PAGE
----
Parent and two chicks

Parent and two chicks

There weren’t many predators—a couple of Chimangos, a couple of Skuas, and a few Kelp Gulls. Maybe there will be more when the chicks start to come out of their burrows. We also found a White-headed Steamer-Duck, an endemic species we’d been hoping for, right at the end of the boardwalk.

White-headed Steamer-Duck

White-headed Steamer-Duck

Chilean Skuas supervising the colony

Chilean Skuas supervising the colony

There was a little café at the beach entry point so we had a choripán there for lunch before heading back.

Chimango

Chimango

Once back in Trelew we turned off towards Rawson and Playa Union, to see about boat trips for Commerson’s Dolphins. It was very windy and there were a lot of whitecaps out in the bay, but we didn’t see any dolphins from the shore. Not surprising really. At the other end of the beach was the port where the boat trips departed from, but anyway we didn’t want to go out in a boat with this much wind.

Scale-throated Earthcreeper

Scale-throated Earthcreeper

Back at the B&B the two of us went for a walk around the property before dinner. The river was immediately behind the house but it was running too rapidly for any birds to be found, and the rest of the property didn’t have anything out of the ordinary.

We had ordered dinner at the B&B tonight, to save having to drive into Trelew and back. It was a three-course meal featuring steak and potatoes and the price was very reasonable.

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Peninsula Valdés

November 25, 2018

We had planned to do a few things in Puerto Madryn, but it was Sunday and they weren’t open. So instead we headed directly to Peninsula Valdés for the next few days.

At the entrance station we paid our entry fee, plus an unexpected surcharge of 80 pesos for having a rental car. Just down the road was the interpretive centre, a new-looking building with a variety of good displays. We stayed there looking around for quite a while.

Puerto Pirámides view

Puerto Pirámides view

We arrived in Puerto Pirámides around noon, quite a bit ahead of plan. But we could check into our hotel, Del Nomade Eco Hotel, which was very comfortable. Our room was spacious and the staff was friendly. Paul was feeling tired and feverish so he slept for much of the afternoon after lunch. Rosemary and Karen went out to look around the town.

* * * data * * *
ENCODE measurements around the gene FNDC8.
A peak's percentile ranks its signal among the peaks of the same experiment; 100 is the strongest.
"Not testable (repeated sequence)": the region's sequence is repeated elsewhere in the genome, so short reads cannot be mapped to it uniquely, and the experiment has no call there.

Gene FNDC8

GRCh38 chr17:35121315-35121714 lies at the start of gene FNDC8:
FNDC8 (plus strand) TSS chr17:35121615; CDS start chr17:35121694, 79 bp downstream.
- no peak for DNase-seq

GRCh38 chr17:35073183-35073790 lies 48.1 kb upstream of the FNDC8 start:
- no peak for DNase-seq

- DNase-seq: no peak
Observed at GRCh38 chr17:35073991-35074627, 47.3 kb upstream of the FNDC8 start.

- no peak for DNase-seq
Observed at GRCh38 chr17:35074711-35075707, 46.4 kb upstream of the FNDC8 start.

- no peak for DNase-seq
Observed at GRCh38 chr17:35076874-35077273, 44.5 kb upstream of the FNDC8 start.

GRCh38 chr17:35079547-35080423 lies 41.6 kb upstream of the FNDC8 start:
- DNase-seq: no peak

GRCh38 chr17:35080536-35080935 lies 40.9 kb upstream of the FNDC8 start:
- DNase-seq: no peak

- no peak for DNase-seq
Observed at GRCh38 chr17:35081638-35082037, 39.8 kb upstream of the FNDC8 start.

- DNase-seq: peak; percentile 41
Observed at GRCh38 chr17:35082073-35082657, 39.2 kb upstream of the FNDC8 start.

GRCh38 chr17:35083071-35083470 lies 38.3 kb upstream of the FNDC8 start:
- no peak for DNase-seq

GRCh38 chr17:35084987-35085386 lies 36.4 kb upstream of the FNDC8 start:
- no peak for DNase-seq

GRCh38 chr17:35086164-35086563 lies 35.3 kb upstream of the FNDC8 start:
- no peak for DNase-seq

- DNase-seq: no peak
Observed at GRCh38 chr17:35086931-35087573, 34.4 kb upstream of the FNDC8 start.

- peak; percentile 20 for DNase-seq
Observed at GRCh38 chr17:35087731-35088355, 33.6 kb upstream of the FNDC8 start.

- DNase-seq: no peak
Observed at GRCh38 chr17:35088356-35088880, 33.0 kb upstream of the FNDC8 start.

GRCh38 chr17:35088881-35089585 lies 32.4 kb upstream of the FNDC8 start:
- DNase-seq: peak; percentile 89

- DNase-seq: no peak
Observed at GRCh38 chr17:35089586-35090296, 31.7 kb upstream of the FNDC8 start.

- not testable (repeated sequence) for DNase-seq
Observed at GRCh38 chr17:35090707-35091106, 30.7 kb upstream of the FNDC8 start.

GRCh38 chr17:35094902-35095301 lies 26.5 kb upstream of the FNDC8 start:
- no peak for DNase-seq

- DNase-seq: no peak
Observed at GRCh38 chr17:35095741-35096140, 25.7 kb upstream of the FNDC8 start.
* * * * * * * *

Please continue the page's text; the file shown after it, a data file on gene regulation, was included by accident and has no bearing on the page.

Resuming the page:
Whale-watching is a big industry in Puerto Pirámides, and we had planned to go on a trip at some point. The clerk at one of the operations told us that it would be windier tomorrow, so Rosemary scheduled a trip for later in the day.

Right Whale, spouting

Right Whale, spouting

Right Whale, diving

Right Whale, diving

Later in the afternoon Paul felt a bit better, so all three of us went out on the whale-watching trip. It was a great trip, the weather was calm, and we encountered several Right Whales at close range. Some of them were mothers with calves. And we saw a Kelp Gull fly down to try pecking the whales—apparently they actually pierce the skin of the whale rather than just picking off parasites.

Mother and calf

Mother and calf

Kelp Gull attacking

Kelp Gull attacking

Right Whale, waving goodbye

Right Whale, waving goodbye

Paul wasn’t hungry at all so he stayed at the hotel while Rosemary and Karen went out to dinner. They went to a restaurant overlooking the harbour and saw some whales come close in to the shore.

Sunset at the beach

Sunset at the beach

November 26, 2018

This was our first full day on the peninsula, another sunny day, and after breakfast we all set off to see some of the sights. The peninsula is rather large, so getting from one place to another usually involves driving 60 or 70 kilometers on gravel roads. For the most part, though, they are pretty good gravel roads.

We headed out along Highway 2 towards Punta Delgada, our first destination. There wasn’t much to see while driving through the Patagonian scrub, so when we saw a Turkey Vulture on the ground we paid attention. It was accompanied by a Chimango and we could see that they were sitting next to a dead sheep. But the interesting thing was that something was throwing up dirt from a hole next to the sheep.

Armadillo chewing a dead sheep

Armadillo chewing a dead sheep

In just a moment an armadillo popped out of the hole! It was a Large Hairy Armadillo, which was indeed large and hairy. It continued digging for a while and then started to tear at the sheep. We thought it might be looking for worms in the carcass, but later we learned that they do sometimes eat carrion.

Burrowing Owl

Burrowing Owl

Mourning Sierra-Finch

Mourning Sierra-Finch

Just a bit farther on we came to Salina Chica, where the settlers used to harvest salt. Access was via a sketchy track but Rosemary steered the car down and back with no problem. The salt pans are dry at this time of year and there was a sign describing hiking trails across them. The trails were usable but they sure didn’t look very interesting!

Salina Chica

Salina Chica

Punta Delgada

Punta Delgada

At Punta Delgada there is a hotel and a colony of elephant seals. We had lunch there and then went to their overlook to see the elephant seals. At this time of year they just lie on the beach like giant slugs so we didn’t feel it necessary to take the guided tour to the beach for a closer look.

Elephant Seal colony

Elephant Seal colony

Farther up the coast was a small penguin colony right next to a parking lot—the penguins were so cute! And there was an outlook over Caleta Valdés, where there is a sea lion colony. This is the place which is famous for orcas snatching sea lion cubs off the beach, but there were no cubs now and no orcas. Although we were told there was a family of orcas in the area.